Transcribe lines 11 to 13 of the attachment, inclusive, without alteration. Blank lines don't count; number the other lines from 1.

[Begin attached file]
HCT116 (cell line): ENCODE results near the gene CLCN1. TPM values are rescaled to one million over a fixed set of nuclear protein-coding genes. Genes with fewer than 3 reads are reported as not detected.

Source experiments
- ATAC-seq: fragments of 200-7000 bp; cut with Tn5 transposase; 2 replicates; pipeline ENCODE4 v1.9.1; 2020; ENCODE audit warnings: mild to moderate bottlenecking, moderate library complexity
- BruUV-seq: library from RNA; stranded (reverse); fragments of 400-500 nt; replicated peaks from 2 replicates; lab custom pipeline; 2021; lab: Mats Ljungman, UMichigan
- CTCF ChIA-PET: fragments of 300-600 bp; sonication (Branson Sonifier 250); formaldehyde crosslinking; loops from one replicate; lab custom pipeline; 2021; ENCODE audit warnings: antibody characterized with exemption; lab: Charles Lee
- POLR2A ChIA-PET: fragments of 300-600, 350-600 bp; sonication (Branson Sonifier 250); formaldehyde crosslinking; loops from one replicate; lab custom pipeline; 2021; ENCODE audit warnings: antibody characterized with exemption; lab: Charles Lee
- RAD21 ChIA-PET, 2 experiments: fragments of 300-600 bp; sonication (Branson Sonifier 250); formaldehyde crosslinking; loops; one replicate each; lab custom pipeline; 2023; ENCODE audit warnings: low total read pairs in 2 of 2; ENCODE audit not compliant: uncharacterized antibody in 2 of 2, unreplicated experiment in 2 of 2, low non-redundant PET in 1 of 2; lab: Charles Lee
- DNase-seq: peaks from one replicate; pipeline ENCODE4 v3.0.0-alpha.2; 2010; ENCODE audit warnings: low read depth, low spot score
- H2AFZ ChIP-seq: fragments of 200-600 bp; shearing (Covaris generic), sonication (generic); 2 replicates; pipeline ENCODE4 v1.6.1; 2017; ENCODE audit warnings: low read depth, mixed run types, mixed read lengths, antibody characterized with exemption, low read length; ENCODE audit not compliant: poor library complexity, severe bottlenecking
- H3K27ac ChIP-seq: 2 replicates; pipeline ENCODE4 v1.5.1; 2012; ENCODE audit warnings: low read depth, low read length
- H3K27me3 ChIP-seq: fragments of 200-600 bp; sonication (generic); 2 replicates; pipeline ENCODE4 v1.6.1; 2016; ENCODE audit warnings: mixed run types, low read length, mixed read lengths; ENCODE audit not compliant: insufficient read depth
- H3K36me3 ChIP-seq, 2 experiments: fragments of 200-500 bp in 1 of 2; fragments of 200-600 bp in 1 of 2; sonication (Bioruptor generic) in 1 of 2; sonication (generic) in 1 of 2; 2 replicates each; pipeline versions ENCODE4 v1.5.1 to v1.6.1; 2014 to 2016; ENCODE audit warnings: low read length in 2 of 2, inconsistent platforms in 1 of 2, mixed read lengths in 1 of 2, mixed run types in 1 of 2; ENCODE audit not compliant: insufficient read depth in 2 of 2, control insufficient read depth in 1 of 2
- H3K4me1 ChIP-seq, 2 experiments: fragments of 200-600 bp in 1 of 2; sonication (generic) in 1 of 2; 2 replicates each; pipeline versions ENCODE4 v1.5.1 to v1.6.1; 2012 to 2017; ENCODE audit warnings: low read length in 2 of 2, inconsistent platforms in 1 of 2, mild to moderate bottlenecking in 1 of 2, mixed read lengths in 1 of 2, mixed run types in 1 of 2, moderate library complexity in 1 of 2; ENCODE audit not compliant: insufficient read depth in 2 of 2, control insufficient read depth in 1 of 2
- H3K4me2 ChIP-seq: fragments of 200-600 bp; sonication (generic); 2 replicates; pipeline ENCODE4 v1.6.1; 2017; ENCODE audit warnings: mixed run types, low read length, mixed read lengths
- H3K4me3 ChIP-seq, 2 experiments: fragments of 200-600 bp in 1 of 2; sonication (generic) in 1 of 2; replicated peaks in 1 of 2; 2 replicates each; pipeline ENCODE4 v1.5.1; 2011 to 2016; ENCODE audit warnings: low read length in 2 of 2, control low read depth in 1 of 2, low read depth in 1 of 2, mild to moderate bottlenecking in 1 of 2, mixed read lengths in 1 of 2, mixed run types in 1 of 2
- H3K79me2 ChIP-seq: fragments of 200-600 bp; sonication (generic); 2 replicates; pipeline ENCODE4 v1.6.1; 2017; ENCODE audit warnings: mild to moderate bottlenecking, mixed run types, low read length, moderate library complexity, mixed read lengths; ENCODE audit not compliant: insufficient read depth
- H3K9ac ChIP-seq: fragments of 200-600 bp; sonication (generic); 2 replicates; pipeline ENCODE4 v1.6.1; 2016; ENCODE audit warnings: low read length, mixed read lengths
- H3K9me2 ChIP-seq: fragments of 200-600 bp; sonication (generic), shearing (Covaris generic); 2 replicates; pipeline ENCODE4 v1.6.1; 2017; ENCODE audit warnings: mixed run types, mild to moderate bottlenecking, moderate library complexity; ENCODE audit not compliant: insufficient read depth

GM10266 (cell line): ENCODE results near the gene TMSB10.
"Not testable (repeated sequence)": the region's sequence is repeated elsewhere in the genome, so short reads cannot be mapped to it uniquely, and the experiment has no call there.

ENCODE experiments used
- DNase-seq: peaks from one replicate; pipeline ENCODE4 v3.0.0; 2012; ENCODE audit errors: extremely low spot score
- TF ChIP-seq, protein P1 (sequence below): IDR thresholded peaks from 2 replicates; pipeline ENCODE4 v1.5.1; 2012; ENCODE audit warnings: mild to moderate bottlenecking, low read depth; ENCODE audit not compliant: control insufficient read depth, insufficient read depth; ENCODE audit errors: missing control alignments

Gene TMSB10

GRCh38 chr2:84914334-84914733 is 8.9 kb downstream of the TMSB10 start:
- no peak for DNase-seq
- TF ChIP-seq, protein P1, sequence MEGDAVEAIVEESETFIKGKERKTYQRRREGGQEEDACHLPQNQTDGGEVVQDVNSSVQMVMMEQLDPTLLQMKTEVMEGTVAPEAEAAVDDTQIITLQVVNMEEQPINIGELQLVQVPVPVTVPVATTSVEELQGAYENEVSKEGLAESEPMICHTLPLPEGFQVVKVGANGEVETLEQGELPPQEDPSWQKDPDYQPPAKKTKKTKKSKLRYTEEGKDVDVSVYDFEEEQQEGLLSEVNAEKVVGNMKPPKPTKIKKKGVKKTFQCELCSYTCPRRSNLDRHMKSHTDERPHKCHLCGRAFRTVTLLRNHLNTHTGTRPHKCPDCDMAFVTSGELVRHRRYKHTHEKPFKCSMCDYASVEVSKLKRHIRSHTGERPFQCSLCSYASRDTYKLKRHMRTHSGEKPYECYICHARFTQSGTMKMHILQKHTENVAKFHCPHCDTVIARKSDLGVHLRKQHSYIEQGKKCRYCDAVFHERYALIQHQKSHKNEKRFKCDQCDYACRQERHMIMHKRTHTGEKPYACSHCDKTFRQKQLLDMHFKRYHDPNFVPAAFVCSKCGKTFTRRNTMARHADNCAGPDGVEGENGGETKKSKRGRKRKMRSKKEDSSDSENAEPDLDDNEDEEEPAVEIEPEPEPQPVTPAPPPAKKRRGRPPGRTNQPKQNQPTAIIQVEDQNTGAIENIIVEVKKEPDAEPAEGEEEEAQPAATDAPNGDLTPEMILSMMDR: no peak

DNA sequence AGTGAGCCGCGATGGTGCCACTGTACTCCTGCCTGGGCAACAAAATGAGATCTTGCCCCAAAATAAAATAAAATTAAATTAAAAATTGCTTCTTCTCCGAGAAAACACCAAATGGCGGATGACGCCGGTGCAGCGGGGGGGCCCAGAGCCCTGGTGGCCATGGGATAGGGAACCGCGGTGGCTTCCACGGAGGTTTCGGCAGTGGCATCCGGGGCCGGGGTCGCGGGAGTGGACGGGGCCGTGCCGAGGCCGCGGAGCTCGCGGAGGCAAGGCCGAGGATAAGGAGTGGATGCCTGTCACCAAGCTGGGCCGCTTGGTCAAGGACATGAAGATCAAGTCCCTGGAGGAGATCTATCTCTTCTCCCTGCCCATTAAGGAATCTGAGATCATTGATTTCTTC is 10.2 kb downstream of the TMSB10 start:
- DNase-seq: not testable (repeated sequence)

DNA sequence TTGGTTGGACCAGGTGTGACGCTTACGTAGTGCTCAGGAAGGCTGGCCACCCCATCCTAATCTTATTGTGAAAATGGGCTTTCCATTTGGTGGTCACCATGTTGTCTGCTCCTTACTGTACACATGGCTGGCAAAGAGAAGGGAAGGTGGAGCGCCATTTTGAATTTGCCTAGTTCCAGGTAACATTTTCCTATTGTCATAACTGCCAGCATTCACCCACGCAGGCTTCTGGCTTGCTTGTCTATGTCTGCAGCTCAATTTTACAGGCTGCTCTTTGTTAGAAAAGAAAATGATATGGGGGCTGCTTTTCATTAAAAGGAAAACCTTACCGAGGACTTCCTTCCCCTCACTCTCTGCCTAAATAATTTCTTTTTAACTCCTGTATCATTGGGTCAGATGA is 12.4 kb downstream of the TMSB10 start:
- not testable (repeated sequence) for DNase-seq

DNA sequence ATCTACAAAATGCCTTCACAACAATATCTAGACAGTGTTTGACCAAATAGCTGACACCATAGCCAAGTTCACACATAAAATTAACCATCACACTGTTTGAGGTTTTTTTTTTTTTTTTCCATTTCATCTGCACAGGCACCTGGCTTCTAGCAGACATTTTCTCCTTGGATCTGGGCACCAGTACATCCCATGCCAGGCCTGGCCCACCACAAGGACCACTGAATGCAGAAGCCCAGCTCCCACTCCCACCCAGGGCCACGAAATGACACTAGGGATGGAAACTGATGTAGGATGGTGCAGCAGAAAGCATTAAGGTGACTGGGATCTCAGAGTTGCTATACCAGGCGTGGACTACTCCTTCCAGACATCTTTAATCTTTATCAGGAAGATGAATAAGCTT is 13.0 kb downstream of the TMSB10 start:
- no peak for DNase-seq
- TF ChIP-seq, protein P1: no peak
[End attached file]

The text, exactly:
- H3K27me3 ChIP-seq: fragments of 200-600 bp; sonication (generic); 2 replicates; pipeline ENCODE4 v1.6.1; 2016; ENCODE audit warnings: mixed run types, low read length, mixed read lengths; ENCODE audit not compliant: insufficient read depth
- H3K36me3 ChIP-seq, 2 experiments: fragments of 200-500 bp in 1 of 2; fragments of 200-600 bp in 1 of 2; sonication (Bioruptor generic) in 1 of 2; sonication (generic) in 1 of 2; 2 replicates each; pipeline versions ENCODE4 v1.5.1 to v1.6.1; 2014 to 2016; ENCODE audit warnings: low read length in 2 of 2, inconsistent platforms in 1 of 2, mixed read lengths in 1 of 2, mixed run types in 1 of 2; ENCODE audit not compliant: insufficient read depth in 2 of 2, control insufficient read depth in 1 of 2
- H3K4me1 ChIP-seq, 2 experiments: fragments of 200-600 bp in 1 of 2; sonication (generic) in 1 of 2; 2 replicates each; pipeline versions ENCODE4 v1.5.1 to v1.6.1; 2012 to 2017; ENCODE audit warnings: low read length in 2 of 2, inconsistent platforms in 1 of 2, mild to moderate bottlenecking in 1 of 2, mixed read lengths in 1 of 2, mixed run types in 1 of 2, moderate library complexity in 1 of 2; ENCODE audit not compliant: insufficient read depth in 2 of 2, control insufficient read depth in 1 of 2